Monday, December 26, 2011

Part 1 - A Visit to Malacca, a UNESCO World Heritage Site

It has been some years since our last visit to Malacca, so the family (siblings, their family and mom) decided to make a short trip south to the UNESCO World Heritage Site, the historical city of Malacca.

So, bright and early on a beautiful Thursday morning saw us setting out on our road-trip to Malacca. This shot was taken along the North-South Expressway in the Cheras area. The giant tap (at bottom left) always catches my attention every time I pass by it.
By road, Malacca is a short two-hour drive from Kuala Lumpur.

We had a reservation at Mahkota Hotel Malacca

and since we had plenty of time before the 3pm check-in time, we thought we would take a slow drive using the country trunk road instead of taking the North-South Expressway, so we turned towards Kajang, a small town just south of KL famous for satay, a dish of marinated, skewered and grilled meat, served with peanut sauce.

Malaysian highways are well-paved and great for driving. Even the country trunk roads are just as well-paved
and make for a pleasant country drive passing by villages (we call kampong) with pretty traditional kampong homes with fruit trees all around and palm oil plantations along the way like the one in the picture below.
Palm oil plantations are a common sight along our highways. Malaysia still has wide areas of unutilised forest land further inland and away from towns and cities and which are being converted to palm oil plantations. Rubber and palm oil are two main agricultural products in Malaysia.

On Malaysian highway, we have primarily two speed limits - some stretches cap at 90km/hour, others at 110km/hour. Because of the good road conditions, road-users are prone to exceeding the speed limit and do sometimes end up in bad accidents. We encountered a really bad accident going to Malacca - even on the country trunk road! It was so bad that traffic wasn't moving at all and together with some other vehicles, we diverted to another route going through a small kampong coming out near Rembau.

More pictures taken along the way..

Coconut trees are a common sight here in Malaysia and more so on the outskirts. These coconut trees are fronting what looks like a tall very white building if you look close enough.
It turns out to be a magnificent-looking church..
Towns in Malaysia have a somewhat similar look when it comes to the general architecture. This town is no different - with the rows of pre-war shophouses which make up the commercial centre of a town. Small towns with just one main street are still pretty common in this country.
The law has finally caught up with excessive ad banners indiscriminately located all over town, even in smaller towns. We saw town council uniformed men removing banners along a stretch of banner-filled street and they were coming fast for these banners.
Here is another church, more like a cathedral, we passed by. This one was built in 1948 unless I read it incorrectly.
Our police stations have a standard white-and-blue theme. Here is one of them. Our friendly police officer is spotted taking a smoke break. Only realised he is in the picture afterwards.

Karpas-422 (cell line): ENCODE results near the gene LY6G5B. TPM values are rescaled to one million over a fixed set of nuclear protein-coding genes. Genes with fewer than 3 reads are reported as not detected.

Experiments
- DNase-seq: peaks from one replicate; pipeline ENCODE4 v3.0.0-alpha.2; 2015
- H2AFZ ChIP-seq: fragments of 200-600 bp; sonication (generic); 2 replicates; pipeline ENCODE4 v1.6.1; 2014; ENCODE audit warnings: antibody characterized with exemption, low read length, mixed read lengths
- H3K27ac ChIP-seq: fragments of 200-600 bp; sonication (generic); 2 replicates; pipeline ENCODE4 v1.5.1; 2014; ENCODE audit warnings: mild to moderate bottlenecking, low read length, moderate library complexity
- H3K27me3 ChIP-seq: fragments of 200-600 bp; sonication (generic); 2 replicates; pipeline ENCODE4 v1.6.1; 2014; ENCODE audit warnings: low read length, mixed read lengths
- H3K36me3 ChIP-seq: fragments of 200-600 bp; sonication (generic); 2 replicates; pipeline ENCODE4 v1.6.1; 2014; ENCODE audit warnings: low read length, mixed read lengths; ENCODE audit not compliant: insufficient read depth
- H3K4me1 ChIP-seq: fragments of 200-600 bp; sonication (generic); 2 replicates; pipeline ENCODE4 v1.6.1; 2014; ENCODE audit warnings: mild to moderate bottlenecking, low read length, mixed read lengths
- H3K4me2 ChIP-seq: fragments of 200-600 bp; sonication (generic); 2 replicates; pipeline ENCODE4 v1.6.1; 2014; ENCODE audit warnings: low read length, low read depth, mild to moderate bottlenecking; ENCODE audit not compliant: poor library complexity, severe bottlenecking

This one is part of a government building.
A different part of the same government building complex, the State Development Corporation (PKNNS). Imposing structure, reminiscent of the local Minangkabau architecture.
Rembau stadium..

Malacca, here we come..

Read continuation.. Part 2 - A visit to Malacca, a UNESCO World Heritage Site


  1. wow, you went to Malacca during your christmas?? hoooh, i hope it was not packed with tourist.. looking forward to your Malacca trip post~~ :)

  2. I haven't been to Malacca in such a long time. Used to study there during Form 4 & 5. :)

    Waiting for more posts on the rip. :)

  3. Nice trip to Melaka eh? I visited it a few months ago. I always like to drive on Malaysian highways provided there's no traffic jam! And driving through villages are always pleasant! Gosh! Your post makes me feel like going on a road trip to somewhere in Malaysia haha!

  4. Oh I have heard like a lot about Malcca from many Malaysian bloggers. Will you continue the story? Kenny told me there is this Chinese temple over there too

  5. Where is the exact location of the giant tap? Have not taken notice of this giant before leh. Nice family outing for a short break.

  6. It's been a long time I didn't visit this historical state. May plan a visit in future... Happy New Year 2012 to you & your family :-)

  7. SK, the streets were busy, and Jonker Walk was packed!

    Lina, for me, that was a visit after so long.

  8. Foong, I have to agree that our highways are a breeze to drive except when there is a jam which normally is caused by an accident. We saw three bad accidents coming back to KL!

    So where are you headed next?

    Rad, right, if you are reading Malaysian blogs, you would have read lots of posts on Malacca, the place being a tourist attraction for both foreigners and locals alike.

    There are a number of famous Chinese temples all over Malaysia and Malacca has her fair share. There is a Chinese temple that is at Jonker Street in close proximity with an Indian temple and a mosque. How cool is that?!

    You've got to visit Malacca and experience the place for yourself.

  9. Bananaz, the giant tap is at the vicinity of Pandan Indah. What's interesting about this structure is that the 'flowing water' is the part that holds up the tap. Looks magical..

    Dora, Malacca is nice for a holiday. Happy new year to you too!

  10. Azuan, yes, she does!